Kids deposit vegetables in food bank

Eighth-Grader Nathan Kircher harvests some spinach for the food bank. - Nathan Whalen/Whidbey News-Times
Eighth-Grader Nathan Kircher harvests some spinach for the food bank.
— image credit: Nathan Whalen/Whidbey News-Times

While canned food drives are a regular occurrence at local schools, students at Coupeville Middle School are doing something a bit different. Several eighth-graders teamed up to grow and harvest vegetables that were donated to the local food bank.

The middle schoolers spent part of their school day last week picking spinach, onions and lettuce.

“We get to help out the community. It’s good to help people in need,” eighth-grader Tim Quinn said after pulling greens from the ground. He said the class was able to see the entire growth process from seed to maturity.

Katy Verble echoed Quinn’s comments.

“It was a good way to help people who might not have enough money to get food,” Verble said. She learned that raising vegetables is a lot of work.

Quinn and Verble are part of a Community Service Connection class at Coupeville Middle School. The students started growing their vegetables last February in the school’s greenhouse before transplanting them to six nearby beds when the weather improved, teacher Terry Welch said.

The students have delivered fresh vegetables to Gifts from the Heart food bank three times this year. The first time, students walked to the food bank with 14 bags of food. Students packed 32 bags the second delivery and 35 quart-sized bags of fresh spinach and lettuce on last week’s delivery.

Welch said the idea for growing food for Gifts from the Heart came from Lori Spear at Hummingbird Farm who suggested gardeners should plant an extra row in their garden and donate crops to the food bank.

Students in the middle school class completed several other community service projects throughout the year. They participated in a prairie restoration project and compiled a food asset map that highlights the crops that are grown on Whidbey Island.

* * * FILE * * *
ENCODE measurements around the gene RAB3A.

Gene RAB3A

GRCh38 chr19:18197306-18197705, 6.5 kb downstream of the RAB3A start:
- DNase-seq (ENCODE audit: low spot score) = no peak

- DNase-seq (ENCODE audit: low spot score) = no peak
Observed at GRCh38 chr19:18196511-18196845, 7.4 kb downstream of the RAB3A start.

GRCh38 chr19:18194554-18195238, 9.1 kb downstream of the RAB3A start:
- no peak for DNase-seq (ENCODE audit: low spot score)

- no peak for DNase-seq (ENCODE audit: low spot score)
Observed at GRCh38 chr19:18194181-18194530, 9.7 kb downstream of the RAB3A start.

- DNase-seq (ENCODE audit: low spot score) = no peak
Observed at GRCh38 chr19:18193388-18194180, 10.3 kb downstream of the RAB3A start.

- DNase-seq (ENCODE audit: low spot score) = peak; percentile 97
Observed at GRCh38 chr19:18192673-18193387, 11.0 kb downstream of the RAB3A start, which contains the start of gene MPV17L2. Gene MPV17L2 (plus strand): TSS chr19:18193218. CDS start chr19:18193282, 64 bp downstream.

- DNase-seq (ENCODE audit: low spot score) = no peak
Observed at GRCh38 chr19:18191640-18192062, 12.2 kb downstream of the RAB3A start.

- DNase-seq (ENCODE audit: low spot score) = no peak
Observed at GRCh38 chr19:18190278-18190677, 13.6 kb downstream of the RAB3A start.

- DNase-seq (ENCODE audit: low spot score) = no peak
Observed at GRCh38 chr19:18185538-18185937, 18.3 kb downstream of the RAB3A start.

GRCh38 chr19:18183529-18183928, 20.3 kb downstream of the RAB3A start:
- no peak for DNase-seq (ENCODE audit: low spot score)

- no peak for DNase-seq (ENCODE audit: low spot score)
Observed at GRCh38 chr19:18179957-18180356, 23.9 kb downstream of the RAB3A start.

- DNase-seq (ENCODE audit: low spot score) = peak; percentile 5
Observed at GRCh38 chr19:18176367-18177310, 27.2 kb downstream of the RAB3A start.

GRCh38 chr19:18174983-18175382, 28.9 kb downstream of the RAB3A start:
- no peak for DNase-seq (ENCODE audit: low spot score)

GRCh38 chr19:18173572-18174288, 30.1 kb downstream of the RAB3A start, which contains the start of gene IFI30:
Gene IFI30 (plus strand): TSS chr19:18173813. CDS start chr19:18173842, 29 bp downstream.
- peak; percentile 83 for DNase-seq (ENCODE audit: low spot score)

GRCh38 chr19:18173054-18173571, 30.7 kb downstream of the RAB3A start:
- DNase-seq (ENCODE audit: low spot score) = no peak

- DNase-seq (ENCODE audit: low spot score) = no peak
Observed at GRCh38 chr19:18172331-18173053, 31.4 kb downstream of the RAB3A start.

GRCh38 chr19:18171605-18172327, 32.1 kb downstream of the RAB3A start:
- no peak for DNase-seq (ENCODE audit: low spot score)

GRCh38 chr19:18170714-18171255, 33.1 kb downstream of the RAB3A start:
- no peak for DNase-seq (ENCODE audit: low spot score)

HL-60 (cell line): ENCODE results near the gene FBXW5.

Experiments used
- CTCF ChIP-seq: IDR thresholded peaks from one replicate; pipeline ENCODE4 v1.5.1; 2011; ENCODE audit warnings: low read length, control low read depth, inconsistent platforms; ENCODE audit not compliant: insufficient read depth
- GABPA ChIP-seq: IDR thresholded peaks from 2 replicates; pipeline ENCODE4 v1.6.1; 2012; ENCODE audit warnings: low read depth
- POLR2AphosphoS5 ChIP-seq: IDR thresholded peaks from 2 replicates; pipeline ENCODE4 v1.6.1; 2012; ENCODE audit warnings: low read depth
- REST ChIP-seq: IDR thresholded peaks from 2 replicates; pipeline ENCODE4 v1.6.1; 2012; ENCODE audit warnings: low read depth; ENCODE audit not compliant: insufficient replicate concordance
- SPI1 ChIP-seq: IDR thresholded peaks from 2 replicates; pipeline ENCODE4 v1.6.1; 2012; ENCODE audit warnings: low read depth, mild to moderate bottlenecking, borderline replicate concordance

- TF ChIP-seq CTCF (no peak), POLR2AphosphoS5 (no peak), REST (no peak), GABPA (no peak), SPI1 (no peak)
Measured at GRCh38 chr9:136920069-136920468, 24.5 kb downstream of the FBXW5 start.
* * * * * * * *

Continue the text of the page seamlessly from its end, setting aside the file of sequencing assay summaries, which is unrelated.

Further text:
For the garden project, Welch said the Coupeville Education Foundation, the Coupeville Arts and Crafts Festival, the South Whidbey Garden Tour and Garden Club provided support for the project. She appreciated the help Linda Bartlett of Rosehip Farms and Nursery provided the students.

The middle school students aren’t the only ones providing Gifts from the Heart with fresh produce. The Community Supported Agriculture training program at the Greenbank Farm has shares providing vegetables to food banks on Central and South Whidbey Island. Several plots in a community garden that sprang up in Coupeville also provide food.

In addition to home-grown produce, Gifts from the Heart receives produce from Northwest Harvest, but items can vary from potatoes and onions to artichokes and mangos.

“Either we have it or we don’t,” said Molly Hughes of Gifts from the Heart.

With the declining economy, the number Central Whidbey residents needing more food is rising.

Hughes said the number of people needing food earlier in the year increased 45 percent over the same time last year.

“We have never run out of food,” Hughes said. Food is doled out the second and fourth Wednesdays of the month from the building that doubles as the Coupeville Boys and Girls Club. Hughes said close to a 100 families have been showing up for food.

Food donations slow during the summer because schools aren’t in session, there aren’t a lot food drives scheduled and there’s no holidays that happen which encourage food donations.

Donations for Gifts from the Heart are accepted at Prairie Center, Whidbey Island Bank in Coupeville, Coupeville United Methodist Church, Living Hope Foursquare Church, and the Honey Bear.

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